Jael Richardson recalls her childhood experience reading books that did not reflect her own experience as a young black person.
“Most of what I consumed in the early years was all white authors and white spaces,” Richardson says.
That is why she is excited about speaking this year at Reading For the Love of It, a conference for literacy experts to inspire educators to make books more inclusive to children and young people in East York and Scarborough.
The event, founded by the East-York Scarborough Reading Association in 1976, is returning after nearly four years to in-person participation on Feb. 23 and 24.
Reading for the Love of It used to be called the East York Scarborough Nation, when it was started by an East York resident and a Scarborough resident, says literacy expert Joan Barrett, executive of the East York-Scarborough association.
“Not only do students and writers come together to discuss their passions for reading, but teachers have an opportunity to workshop and address the changes that need to be made on the school boards for the improvement of literacy,” Barrett says.
“We are at a point where teachers need to learn what are the best practices in literacy education right now, the whole Indigenous truth and reconciliation and Black history,” Barrett says. “We try to make sure we are very diverse in whom we bring to the event.”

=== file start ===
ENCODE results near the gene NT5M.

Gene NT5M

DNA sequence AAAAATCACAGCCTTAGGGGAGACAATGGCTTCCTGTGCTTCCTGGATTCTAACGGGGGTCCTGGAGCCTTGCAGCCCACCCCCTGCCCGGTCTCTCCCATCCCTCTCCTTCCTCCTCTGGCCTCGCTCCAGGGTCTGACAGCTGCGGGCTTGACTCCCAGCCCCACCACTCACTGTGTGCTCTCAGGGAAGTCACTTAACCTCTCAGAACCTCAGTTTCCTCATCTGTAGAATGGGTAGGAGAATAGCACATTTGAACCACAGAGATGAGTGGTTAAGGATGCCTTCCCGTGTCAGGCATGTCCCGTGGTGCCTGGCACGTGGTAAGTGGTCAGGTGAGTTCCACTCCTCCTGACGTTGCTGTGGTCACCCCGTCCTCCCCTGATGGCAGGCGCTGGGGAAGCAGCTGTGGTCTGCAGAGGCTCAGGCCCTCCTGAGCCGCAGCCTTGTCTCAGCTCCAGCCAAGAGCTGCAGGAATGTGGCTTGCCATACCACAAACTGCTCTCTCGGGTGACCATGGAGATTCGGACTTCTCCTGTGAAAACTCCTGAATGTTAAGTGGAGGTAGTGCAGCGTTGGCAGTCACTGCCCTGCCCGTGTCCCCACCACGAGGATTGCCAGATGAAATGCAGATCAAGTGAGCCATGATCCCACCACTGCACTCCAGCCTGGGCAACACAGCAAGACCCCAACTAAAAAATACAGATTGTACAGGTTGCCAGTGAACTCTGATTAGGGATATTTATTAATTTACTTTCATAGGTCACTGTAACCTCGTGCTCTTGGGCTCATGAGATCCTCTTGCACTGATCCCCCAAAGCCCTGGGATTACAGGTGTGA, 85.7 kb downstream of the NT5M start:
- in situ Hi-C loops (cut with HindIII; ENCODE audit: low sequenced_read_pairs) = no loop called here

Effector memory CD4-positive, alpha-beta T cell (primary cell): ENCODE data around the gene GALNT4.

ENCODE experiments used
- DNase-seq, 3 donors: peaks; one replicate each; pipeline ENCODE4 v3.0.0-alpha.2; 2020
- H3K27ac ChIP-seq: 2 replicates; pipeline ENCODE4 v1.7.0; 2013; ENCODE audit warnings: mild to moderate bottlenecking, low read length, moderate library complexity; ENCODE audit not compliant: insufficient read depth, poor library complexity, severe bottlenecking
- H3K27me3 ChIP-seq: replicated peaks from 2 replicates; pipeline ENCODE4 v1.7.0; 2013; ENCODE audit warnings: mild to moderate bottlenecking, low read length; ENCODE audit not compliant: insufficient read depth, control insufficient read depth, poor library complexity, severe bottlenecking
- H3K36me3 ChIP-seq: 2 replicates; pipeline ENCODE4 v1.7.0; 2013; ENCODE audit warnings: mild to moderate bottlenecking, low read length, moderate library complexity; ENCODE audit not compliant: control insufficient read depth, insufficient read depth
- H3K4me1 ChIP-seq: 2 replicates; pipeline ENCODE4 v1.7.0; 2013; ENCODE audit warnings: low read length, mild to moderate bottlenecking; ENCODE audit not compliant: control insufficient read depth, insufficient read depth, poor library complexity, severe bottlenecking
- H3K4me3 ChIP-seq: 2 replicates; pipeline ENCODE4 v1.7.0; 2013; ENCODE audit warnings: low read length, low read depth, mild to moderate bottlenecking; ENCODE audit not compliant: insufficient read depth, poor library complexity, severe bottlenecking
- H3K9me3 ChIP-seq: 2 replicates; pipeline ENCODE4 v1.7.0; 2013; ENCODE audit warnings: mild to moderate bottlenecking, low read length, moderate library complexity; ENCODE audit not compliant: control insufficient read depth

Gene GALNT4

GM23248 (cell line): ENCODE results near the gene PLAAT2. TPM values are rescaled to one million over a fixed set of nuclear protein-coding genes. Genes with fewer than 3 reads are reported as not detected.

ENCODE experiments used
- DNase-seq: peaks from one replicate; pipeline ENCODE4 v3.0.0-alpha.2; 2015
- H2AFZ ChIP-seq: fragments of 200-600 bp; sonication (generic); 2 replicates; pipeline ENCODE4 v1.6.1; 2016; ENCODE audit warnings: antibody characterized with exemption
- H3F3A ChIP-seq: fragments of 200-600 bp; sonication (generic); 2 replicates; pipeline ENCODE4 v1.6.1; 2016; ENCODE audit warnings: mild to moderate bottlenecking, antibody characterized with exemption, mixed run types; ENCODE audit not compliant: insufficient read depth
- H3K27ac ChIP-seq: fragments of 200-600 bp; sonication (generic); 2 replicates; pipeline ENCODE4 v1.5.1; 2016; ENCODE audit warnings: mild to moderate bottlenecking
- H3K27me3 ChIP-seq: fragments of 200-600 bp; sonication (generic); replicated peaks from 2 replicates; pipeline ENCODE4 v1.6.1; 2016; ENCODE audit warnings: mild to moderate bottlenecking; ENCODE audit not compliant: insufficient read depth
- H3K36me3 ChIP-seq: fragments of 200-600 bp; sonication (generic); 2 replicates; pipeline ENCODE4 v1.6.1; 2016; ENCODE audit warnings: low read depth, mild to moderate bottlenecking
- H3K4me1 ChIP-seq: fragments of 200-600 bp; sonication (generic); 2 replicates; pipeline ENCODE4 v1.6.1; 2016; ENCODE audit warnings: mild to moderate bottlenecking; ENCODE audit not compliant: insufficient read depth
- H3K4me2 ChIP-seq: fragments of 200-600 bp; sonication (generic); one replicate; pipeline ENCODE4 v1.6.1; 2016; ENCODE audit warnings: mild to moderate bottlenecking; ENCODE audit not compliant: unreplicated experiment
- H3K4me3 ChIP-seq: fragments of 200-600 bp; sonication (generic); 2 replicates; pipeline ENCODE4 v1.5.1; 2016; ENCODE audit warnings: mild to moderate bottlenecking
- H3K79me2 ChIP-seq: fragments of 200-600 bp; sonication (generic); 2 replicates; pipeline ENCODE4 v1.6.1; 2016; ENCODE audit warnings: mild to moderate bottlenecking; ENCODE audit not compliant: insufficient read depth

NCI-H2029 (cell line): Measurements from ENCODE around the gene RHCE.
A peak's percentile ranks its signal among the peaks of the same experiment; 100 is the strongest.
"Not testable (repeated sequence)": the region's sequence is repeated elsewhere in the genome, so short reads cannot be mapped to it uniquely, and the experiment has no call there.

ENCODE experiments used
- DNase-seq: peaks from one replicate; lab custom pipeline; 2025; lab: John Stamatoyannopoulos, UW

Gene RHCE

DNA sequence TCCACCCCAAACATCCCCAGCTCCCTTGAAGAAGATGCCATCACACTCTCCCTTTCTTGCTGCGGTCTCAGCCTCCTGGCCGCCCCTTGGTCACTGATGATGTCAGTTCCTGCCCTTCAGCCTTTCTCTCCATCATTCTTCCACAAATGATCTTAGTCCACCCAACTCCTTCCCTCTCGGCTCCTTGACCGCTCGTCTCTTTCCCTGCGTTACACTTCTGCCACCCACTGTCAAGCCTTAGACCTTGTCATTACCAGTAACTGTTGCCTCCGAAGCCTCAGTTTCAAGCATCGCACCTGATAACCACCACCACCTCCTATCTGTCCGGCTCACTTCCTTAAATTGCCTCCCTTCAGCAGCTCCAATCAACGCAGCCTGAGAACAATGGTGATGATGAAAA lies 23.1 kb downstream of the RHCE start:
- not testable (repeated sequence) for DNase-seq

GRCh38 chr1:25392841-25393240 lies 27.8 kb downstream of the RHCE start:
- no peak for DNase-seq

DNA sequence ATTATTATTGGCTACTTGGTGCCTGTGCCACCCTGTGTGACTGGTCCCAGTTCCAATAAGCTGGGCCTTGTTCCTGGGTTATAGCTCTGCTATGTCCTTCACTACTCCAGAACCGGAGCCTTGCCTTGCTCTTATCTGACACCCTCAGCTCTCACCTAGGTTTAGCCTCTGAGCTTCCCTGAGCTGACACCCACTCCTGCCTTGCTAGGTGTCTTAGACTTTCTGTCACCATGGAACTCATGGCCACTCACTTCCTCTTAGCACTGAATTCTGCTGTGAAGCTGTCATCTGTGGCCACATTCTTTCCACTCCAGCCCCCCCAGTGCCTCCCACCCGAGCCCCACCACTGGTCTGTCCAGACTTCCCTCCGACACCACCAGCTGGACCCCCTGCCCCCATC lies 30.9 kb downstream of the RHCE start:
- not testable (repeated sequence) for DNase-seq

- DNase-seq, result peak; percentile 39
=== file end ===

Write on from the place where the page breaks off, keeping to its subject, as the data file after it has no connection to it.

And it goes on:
Low literacy skills
Forty-eight per cent of adult Canadians have literacy skills that fall below a high school level, which affects their ability to function at work and in their personal lives, according to ABC Life Literacy Canada, a non-profit organization that promotes adult learning.
Greater Toronto welcomed 159,679 immigrants in 2022, up 103 per cent from a year before, said a report by Statistics Canada. One of the concerns is that many children who are growing up without literacy skills are not speaking English at home.
“The average student can learn in the same way. Yes. And that’s where we really need to help teachers know what can I do with those children that don’t fit that little group?” Barrett says.
Half the class reads and writes despite the teacher, but because they come from a home where reading and writing are valued and talked about and people read and talk to them, according to Barrett. However, some children don’t have the same privileges as parents who are native English speakers.
Richardson, co-founder of Brampton’s annual Festival of Literacy Diversity and a keynote speaker for the Reading for the Love of It this year, remembers her excitement reading as a kid.
“I think I was interested in reading stories that excited my imagination when I was younger, where the words were so clear they created new spaces that I hadn’t been to, that I got to think about,” she says.
Her experience with reading books from a young age helped her develop the ability to express herself through writing. Growing up, she didn’t see much representation of the Black community in books, but would create it in her own imagination.
“I mean, what I was reading, when I was in Grade 7 and 8 in particular, [was] reading these romance novels that were set in the Civil War era, and they were all like debutante balls, like pretty white girls dating handsome white Confederate soldiers,” Richardson says. “I was reading that really escapist, wonderful literature. But at the same time, not realizing in those stories, my ancestors were slaves.”